RecycleMe Operation Gets Fanshawe Students Buzzing
On March 22, 2010, Fanshawe College students were asked to consider the ultimate act of recycling - organ donation.
Carrie Hoto, Media Relations Advisor for Trillium Gift of Life Network, shows off promotional materials for RecycleMe.org in Forwell Hall.
For the past few months, Trillium Gift of Life Network (TGLN) has been conducting a 'campus tour' of universities and colleges to raise awareness of the critical need for organ and tissue donors in Ontario.
The tour of postsecondary campuses in the south and central parts of the province is part of TGLN's RecycleMe.org campaign, a new advertising initiative aimed at students and youth ages 15-24.
"TGLN and the government realized that focusing on youth was critical, said Carrie Hoto, Media Relations Advisor for TGLN. "We know that organ and tissue donation is not on their minds, however, we also know that when asked, youth are very supportive and passionate about it."
The provocative new campaign is anchored by the website http://RecycleMe.org, which asks young people to consider the critical need for donors, and presents donation as the ultimate act of "recycling."
"Our RecycleMe.org is a very provocative campaign," said Hoto. "We worked with a youth advisory panel to develop RecycleMe.org and they wanted a lot of content and information available to them and presented in a very real and honest way. They told us that it was incredibly important to be edgy."
Fanshawe College student Trevor Warwick plays a life-size version of Milton Bradley's Operation game as TGLN's Keindo Kakulatombo looks on.
The highlight of the tour was a life-sized game of Operation, complete with Milton Bradley's signature buzzing sound. Students lined up in Forwell Hall to try their luck at setting time and accuracy records to win prizes. The reason for the game, Hoto said, is to lighten the mood to make it easier to chat about an important, but sensitive, subject.
"It's a pretty big deal, and I think that people should be more aware of it," said Jaynel White, a Fanshawe student whose father passed away in March 2007 while waiting for a heart transplant. "I don't think today's youth culture understands it. I don't even think today's older generation understand it. People should talk about organ donations more than they have been in the past couple of decades."
White, who was also at the event, agrees with Hoto about the potential of the youth demographic to boost organ donor numbers.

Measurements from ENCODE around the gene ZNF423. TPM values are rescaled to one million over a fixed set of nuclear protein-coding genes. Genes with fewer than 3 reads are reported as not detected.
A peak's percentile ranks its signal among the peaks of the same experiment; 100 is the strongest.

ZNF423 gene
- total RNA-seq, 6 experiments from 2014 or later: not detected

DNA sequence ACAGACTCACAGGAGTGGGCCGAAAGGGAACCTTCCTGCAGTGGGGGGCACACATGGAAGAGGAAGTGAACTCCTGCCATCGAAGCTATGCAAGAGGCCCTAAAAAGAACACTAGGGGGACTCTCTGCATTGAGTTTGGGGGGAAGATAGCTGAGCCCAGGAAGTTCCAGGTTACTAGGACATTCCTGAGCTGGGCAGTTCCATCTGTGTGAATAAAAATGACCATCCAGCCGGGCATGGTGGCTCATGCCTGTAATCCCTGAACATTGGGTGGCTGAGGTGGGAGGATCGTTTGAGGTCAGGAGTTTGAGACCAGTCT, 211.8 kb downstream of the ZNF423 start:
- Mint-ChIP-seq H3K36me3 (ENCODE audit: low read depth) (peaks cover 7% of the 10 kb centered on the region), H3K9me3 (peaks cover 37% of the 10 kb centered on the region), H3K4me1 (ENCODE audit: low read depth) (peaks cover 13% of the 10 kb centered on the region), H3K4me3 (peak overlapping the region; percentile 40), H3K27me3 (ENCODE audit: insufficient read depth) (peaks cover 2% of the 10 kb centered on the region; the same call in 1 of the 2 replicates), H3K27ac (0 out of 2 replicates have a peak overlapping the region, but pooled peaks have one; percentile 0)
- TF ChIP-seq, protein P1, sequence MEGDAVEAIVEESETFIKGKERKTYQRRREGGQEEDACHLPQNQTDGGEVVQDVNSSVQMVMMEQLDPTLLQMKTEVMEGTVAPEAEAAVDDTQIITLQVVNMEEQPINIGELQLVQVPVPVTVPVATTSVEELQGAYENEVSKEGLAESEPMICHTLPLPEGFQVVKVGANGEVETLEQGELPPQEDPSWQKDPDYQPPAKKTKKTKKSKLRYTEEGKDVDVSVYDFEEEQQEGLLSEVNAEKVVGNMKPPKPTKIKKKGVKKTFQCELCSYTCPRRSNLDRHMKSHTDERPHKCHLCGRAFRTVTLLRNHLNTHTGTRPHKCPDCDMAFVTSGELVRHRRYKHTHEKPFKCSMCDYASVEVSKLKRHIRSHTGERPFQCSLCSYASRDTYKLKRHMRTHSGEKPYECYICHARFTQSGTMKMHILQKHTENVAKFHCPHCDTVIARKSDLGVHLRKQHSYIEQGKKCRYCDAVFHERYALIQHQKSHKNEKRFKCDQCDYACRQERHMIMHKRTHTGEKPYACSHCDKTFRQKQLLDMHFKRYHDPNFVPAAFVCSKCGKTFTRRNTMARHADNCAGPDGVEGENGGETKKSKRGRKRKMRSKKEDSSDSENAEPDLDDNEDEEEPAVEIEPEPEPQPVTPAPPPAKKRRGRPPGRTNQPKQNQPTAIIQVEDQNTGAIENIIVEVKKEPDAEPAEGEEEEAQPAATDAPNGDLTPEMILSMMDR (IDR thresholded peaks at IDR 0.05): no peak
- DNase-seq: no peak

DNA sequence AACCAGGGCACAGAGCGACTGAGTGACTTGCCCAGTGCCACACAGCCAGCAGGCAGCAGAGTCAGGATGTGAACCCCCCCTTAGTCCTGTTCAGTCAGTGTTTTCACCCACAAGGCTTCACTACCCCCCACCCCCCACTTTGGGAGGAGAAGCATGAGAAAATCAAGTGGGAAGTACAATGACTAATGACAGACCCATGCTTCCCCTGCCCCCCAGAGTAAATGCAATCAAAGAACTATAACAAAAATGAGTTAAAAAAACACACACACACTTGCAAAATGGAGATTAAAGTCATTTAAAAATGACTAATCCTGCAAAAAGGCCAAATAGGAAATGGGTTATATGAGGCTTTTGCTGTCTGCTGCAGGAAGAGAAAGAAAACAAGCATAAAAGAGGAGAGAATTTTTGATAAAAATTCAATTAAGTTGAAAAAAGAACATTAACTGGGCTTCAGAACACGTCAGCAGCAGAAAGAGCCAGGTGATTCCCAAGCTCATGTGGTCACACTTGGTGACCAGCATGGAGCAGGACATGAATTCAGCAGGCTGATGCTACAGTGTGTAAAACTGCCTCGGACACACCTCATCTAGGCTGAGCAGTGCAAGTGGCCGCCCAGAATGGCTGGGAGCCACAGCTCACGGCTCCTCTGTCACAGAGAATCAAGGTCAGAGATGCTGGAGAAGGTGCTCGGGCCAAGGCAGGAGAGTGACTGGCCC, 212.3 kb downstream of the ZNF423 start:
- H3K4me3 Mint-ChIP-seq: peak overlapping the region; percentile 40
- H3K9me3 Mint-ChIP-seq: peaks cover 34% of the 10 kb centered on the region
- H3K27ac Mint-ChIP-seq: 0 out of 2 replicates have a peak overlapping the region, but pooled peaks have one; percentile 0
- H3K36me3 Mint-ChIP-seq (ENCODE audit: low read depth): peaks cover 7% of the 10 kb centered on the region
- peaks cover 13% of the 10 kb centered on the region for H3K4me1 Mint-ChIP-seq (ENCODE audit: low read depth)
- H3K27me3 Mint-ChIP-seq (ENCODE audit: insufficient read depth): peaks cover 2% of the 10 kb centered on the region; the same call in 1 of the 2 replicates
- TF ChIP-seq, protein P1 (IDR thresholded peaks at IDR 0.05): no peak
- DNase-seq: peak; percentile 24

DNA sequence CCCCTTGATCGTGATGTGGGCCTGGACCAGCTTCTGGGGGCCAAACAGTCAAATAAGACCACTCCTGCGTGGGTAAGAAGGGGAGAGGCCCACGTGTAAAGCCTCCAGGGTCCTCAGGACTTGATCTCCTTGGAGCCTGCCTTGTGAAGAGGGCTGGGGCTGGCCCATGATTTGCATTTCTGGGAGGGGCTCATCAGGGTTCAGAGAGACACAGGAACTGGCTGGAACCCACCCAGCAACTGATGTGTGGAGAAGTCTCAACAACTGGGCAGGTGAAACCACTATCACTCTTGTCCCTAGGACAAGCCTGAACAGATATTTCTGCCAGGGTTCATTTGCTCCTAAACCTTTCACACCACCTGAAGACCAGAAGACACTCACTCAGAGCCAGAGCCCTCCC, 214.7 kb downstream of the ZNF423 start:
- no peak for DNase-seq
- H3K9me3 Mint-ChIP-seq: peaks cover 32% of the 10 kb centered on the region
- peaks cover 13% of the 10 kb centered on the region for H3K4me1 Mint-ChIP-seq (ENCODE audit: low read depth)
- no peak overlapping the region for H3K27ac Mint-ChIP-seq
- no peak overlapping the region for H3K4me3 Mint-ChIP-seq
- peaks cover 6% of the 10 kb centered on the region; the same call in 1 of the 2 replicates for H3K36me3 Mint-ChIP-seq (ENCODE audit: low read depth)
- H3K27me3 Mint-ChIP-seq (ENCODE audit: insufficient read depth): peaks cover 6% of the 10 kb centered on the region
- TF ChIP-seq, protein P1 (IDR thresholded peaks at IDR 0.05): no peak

"It makes a huge difference. I mean, everyone wants to be a hero, right? You want to be that person that helps the world, or helps somebody else..."
White said her father was one of those people.
"The big thing for me is the fact that he was always the hero who wanted to save everyone else and was making sure everyone was OK before himself."
Instead of gaining the new heart he was waiting for, her father became an organ donor himself and gave his lungs, pancreas, kidneys, and eyes.
"It's very heroic," said White.
White told her story to students who stopped for information after playing Operation, while TGLN representatives handed out t-shirts and promotional items to passers-by. A computer kiosk featured the RecycleMe.org website and handouts were given to provide information and encourage organ and tissue donor registration.
According to Hoto, the Fanshawe stop was a success.
"The reaction has been overwhelmingly positive," she said. "We have received tons of great feedback on our RecycleMe.org website. The campus tour, which is another element of our youth outreach, has also been an enormous success. At Fanshawe alone we had more than 40 students register their consent on site to be an organ donor. And at least another 45 students took registration forms home with them. Our RecycleMe.org Facebook page is also quite popular, with more than 3,500 fans!"
Trillium Gift of Life Network is a not-for-profit agency of the Government of Ontario and is responsible for planning, promoting, coordinating and supporting organ and tissue donation across Ontario and improving the system so that more lives can be saved.
According to TGLN, a single donor can save up to eight lives. For White, the impact reaches much further.
"It's not just the person getting the organs that's saved: it's their family and their friends and their loved ones... it's a chain reaction," she said. "When somebody's saved, you're not just saving one life, you're saving many lives from heartbreak, from grief."
In Ontario, people who wish to donate their organs should register their consent with the Ministry of Health. Signing a donor card is not always enough. People can register their consent when they renew or apply for their OHIP card, or by filling out a consent form and mailing it to the ministry of health. Consent forms are available for download online. The information is then kept on a ministry of health database that is available to doctors 24/7.
According to TGLN, almost 700 lives were saved last year because of 218 organ donations, an increase of 17 per cent from 2008.
Each of those, White believes, is a gift of more than vital organs.
"So many others are celebrating the fact that my dad gave their families life again and let them live that much longer than they could have before," she said. "He saved lives, and he saved families."
"That's a huge deal for me."